One of the botrylloides we found at St Helens was growing on the exterior of a different type of sea squirt. The sea squirt was already damaged, so team ascidian decided to take advantage of the opportunity and let me get a closer look at the internal organs.
I’d never seen this before. I’m lucky if I see anything other than the siphon. It shows just how much is unknown – and how much there is beyond a species external characteristics.
I had to ask for more clarification about the features when I got home. I’ve summarized my learnings as best as I could. Any errors are mine.
The part that stands out in this species is the siphons. They are the red bits at the very top of the image. Solitary ascidians have two siphons: the branchial and the atrial siphon. The atrial siphon is where the gut loop ends. It is often smaller than the branchial, but not always.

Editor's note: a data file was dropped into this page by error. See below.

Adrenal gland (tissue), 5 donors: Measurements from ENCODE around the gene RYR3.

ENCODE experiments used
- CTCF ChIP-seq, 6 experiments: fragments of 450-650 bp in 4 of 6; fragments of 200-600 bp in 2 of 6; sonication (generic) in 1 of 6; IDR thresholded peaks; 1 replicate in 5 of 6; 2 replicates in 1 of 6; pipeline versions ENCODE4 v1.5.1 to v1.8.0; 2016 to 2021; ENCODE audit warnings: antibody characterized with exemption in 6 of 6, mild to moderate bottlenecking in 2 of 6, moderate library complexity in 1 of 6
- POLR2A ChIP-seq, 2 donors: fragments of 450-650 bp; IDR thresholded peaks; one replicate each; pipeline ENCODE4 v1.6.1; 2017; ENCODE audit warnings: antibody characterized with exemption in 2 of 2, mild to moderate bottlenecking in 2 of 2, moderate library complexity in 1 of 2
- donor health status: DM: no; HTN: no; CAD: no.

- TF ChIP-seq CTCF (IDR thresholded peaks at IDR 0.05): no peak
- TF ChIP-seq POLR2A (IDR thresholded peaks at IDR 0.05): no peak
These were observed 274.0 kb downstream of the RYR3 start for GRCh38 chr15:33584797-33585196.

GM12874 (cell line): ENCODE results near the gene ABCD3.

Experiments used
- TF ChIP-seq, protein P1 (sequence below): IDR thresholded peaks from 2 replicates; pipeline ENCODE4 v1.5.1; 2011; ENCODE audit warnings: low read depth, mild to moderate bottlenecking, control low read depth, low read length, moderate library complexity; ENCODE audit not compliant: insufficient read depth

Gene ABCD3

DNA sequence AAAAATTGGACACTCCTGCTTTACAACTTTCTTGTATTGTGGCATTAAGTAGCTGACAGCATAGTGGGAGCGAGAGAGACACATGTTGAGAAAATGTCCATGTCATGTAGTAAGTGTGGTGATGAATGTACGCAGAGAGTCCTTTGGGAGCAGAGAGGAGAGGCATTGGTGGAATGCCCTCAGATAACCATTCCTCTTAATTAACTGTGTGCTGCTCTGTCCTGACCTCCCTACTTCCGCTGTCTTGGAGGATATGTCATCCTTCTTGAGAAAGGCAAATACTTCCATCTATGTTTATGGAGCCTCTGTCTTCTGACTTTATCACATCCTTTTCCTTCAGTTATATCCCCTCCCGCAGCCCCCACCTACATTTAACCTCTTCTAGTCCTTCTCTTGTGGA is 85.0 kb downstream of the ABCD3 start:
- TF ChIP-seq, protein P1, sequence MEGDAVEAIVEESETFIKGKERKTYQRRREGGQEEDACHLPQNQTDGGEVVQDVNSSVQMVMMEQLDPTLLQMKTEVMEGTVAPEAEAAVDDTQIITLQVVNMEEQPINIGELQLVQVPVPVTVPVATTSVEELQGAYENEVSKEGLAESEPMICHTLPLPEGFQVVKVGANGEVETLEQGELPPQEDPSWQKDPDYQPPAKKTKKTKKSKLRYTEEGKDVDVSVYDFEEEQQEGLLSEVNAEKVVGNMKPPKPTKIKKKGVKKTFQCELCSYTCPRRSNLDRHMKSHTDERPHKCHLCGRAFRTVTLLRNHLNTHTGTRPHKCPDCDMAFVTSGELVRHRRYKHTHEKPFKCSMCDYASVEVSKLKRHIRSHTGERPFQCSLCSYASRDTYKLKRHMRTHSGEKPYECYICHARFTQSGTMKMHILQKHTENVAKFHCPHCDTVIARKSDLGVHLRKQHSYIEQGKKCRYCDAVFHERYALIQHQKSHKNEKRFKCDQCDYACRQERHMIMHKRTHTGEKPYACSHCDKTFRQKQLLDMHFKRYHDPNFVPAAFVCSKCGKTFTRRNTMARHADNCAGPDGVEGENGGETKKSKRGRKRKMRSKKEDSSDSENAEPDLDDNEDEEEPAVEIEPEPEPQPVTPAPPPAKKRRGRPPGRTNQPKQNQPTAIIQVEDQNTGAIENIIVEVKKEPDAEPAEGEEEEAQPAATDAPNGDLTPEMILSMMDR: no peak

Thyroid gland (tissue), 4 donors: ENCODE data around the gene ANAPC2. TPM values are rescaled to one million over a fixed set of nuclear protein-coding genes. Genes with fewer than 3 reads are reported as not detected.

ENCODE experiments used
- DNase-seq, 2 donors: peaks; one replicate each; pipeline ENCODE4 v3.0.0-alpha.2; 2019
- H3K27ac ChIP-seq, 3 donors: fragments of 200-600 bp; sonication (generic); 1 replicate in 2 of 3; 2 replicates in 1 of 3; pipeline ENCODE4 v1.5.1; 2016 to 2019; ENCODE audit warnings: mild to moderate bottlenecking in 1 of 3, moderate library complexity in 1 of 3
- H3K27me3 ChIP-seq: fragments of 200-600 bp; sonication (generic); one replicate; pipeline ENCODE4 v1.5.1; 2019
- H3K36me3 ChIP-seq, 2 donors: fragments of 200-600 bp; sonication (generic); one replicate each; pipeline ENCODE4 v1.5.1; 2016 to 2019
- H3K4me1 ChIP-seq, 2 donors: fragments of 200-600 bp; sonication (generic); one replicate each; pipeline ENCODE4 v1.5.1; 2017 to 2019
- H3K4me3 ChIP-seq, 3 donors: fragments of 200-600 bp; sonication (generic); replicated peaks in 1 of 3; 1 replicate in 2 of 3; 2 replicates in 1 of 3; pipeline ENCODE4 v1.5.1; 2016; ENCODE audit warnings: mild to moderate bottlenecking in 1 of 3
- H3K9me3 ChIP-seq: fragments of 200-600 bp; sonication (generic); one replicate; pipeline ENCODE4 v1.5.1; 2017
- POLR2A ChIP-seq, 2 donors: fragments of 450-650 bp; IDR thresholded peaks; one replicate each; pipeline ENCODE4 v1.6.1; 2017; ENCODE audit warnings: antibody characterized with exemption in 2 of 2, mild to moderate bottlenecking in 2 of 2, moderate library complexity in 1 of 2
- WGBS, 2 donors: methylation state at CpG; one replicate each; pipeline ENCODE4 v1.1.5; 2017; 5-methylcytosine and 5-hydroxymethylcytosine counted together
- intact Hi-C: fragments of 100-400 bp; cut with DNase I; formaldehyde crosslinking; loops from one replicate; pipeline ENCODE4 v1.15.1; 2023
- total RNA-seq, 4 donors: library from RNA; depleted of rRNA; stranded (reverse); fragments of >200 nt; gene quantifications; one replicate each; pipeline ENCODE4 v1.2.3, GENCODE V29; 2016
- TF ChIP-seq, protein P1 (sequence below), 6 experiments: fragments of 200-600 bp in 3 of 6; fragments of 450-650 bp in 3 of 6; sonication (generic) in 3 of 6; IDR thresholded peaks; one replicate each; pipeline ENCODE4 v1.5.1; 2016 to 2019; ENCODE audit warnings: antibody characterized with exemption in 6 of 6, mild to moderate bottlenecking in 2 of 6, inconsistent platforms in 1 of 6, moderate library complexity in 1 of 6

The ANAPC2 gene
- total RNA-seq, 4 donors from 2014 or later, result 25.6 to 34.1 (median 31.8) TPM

The branchial siphon can also be called the incurrent oral siphon. Basically, one siphon is for food to go in – the other is for it to go out. You could argue it’s similar to a human torso – but that analogy only goes so far. And can lead to puns about air coming out of both ends.
You can also see some of the insides/organs.
The one that is closest to the bottom left is the gut loop.
In the curve of the gut loop are three pink/orange gonads. This means that it is possibly a Microcosmus species, as Pyura have the gonads inside of the actual gut loop. I’m going to need to see more images of this for it to make sense.
The gut loop is pale in the bit before it bends because it’s carrying food collected in the branchial sac. The food changes colour as it is digested and eventually becomes brown faeces.
We can’t be 100% sure of the other organs as the sea squirt was injured.